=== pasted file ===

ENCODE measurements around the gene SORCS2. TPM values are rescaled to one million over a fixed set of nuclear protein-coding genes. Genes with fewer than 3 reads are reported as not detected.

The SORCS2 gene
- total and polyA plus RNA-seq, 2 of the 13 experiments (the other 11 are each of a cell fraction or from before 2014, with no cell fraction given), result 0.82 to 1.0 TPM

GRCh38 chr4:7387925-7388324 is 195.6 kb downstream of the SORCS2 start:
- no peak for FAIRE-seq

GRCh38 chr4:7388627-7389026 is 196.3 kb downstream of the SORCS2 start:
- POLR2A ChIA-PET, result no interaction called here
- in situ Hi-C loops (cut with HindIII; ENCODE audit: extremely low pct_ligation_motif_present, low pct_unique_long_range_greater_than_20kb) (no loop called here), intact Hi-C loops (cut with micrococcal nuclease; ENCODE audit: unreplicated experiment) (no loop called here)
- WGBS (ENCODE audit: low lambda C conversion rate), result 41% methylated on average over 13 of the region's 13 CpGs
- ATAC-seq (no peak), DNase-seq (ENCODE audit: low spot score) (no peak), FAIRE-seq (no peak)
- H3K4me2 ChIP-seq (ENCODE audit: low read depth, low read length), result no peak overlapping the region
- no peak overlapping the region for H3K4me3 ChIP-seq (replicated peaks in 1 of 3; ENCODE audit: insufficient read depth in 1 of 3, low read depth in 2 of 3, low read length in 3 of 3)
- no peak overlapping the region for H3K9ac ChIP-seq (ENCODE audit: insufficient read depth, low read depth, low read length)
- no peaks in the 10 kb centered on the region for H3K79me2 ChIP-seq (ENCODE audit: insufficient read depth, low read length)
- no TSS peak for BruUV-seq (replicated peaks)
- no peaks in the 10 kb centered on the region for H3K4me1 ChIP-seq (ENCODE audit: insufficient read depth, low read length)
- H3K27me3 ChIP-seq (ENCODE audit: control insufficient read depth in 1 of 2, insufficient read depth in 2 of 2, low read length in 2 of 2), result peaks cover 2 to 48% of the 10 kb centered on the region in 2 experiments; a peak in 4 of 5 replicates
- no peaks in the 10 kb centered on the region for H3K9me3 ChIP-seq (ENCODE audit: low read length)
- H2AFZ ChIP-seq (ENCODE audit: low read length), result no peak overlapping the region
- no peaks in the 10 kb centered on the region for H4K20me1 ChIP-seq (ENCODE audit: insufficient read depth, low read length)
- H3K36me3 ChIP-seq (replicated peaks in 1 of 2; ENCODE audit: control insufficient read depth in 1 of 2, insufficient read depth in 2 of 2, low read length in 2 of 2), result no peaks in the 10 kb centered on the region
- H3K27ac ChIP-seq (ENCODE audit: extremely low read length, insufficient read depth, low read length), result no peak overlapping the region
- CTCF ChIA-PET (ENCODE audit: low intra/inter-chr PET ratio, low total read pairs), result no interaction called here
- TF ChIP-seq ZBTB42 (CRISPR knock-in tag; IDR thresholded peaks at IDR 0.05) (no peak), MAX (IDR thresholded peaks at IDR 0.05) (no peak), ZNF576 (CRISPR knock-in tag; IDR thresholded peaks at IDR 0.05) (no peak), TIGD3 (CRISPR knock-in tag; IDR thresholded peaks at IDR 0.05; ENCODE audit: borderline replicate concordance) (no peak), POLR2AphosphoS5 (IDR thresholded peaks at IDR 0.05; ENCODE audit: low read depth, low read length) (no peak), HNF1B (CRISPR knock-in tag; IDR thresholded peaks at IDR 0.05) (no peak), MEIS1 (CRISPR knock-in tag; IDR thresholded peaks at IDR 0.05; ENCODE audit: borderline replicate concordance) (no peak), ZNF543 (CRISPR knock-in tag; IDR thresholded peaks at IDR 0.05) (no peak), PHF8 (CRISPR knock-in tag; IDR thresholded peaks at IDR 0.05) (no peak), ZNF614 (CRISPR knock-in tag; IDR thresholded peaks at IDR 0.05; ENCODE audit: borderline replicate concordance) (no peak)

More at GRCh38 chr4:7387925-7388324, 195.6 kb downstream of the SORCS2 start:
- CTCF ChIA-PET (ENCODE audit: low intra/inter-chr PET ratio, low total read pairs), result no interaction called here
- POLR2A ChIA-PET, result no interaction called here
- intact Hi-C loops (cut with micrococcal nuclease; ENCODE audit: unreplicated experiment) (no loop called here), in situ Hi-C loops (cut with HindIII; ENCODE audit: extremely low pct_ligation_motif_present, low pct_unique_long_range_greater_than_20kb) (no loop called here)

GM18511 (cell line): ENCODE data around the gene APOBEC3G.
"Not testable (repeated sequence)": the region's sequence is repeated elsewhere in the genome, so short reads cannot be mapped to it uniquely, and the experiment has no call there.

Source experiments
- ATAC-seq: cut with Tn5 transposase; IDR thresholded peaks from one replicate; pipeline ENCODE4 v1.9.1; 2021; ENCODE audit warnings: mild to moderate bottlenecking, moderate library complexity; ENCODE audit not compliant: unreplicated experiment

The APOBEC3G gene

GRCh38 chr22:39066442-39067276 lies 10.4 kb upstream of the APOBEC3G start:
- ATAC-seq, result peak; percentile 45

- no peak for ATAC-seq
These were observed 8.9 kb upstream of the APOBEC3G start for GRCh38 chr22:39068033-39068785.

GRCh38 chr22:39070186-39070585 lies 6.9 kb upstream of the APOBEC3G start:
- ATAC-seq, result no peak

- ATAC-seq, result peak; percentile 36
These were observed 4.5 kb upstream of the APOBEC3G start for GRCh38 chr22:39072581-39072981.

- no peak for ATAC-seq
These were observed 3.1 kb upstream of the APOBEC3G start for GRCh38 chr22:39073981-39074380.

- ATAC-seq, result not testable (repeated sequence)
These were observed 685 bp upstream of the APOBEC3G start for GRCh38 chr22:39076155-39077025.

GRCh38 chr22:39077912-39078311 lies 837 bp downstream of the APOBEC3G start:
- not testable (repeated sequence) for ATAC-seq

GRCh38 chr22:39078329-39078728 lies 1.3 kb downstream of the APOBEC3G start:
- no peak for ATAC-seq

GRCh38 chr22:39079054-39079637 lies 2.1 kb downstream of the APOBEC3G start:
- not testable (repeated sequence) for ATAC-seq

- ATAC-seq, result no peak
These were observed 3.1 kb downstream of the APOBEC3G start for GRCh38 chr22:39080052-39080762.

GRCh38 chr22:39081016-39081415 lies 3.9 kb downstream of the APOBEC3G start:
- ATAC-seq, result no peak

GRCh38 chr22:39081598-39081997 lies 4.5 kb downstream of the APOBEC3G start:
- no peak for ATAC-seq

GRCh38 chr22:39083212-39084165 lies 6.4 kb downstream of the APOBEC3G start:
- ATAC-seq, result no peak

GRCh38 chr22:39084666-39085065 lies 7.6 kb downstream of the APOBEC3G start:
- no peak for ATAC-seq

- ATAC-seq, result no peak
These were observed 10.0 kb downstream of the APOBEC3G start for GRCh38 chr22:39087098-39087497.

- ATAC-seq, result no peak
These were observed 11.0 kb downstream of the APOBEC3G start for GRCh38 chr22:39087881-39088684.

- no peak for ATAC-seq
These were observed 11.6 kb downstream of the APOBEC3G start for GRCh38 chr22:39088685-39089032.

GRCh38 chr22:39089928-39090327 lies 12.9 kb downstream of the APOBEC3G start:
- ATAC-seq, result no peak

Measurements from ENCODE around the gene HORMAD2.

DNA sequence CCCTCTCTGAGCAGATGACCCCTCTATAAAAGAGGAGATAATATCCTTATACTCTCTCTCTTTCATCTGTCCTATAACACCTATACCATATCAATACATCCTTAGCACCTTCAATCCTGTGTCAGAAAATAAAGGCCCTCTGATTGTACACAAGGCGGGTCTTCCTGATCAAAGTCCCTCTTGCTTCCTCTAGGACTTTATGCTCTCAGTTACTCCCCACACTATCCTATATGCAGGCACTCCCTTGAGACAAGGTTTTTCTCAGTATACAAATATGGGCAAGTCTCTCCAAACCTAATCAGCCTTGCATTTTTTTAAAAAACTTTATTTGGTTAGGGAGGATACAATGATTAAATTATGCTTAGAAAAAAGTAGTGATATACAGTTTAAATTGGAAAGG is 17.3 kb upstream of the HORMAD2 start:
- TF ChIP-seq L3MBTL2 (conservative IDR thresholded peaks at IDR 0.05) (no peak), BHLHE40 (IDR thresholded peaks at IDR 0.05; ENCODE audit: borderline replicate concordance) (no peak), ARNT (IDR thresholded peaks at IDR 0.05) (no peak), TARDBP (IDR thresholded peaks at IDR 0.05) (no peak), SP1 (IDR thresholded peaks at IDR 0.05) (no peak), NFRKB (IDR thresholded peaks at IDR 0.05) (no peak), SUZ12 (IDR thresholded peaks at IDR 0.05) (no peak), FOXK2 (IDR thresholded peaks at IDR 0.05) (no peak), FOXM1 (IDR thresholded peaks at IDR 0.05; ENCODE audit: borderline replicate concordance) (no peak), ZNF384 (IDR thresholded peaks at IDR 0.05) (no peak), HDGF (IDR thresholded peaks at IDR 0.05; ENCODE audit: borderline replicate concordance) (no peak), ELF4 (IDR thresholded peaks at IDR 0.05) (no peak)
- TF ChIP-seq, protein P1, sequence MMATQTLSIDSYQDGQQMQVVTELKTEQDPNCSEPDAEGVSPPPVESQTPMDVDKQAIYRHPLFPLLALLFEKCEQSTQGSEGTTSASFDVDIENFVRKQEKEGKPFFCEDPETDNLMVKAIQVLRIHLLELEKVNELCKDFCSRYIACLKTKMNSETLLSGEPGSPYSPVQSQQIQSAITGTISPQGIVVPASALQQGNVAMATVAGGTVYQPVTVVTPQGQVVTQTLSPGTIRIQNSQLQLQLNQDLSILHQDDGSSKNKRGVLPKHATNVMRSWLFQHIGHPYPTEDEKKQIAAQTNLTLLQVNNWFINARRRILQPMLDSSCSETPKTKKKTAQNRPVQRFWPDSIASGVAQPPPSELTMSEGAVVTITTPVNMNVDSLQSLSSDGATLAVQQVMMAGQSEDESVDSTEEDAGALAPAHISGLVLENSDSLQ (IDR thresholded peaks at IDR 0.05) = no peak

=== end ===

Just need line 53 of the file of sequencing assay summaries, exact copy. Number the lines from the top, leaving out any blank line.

These were observed 3.1 kb downstream of the APOBEC3G start for GRCh38 chr22:39080052-39080762.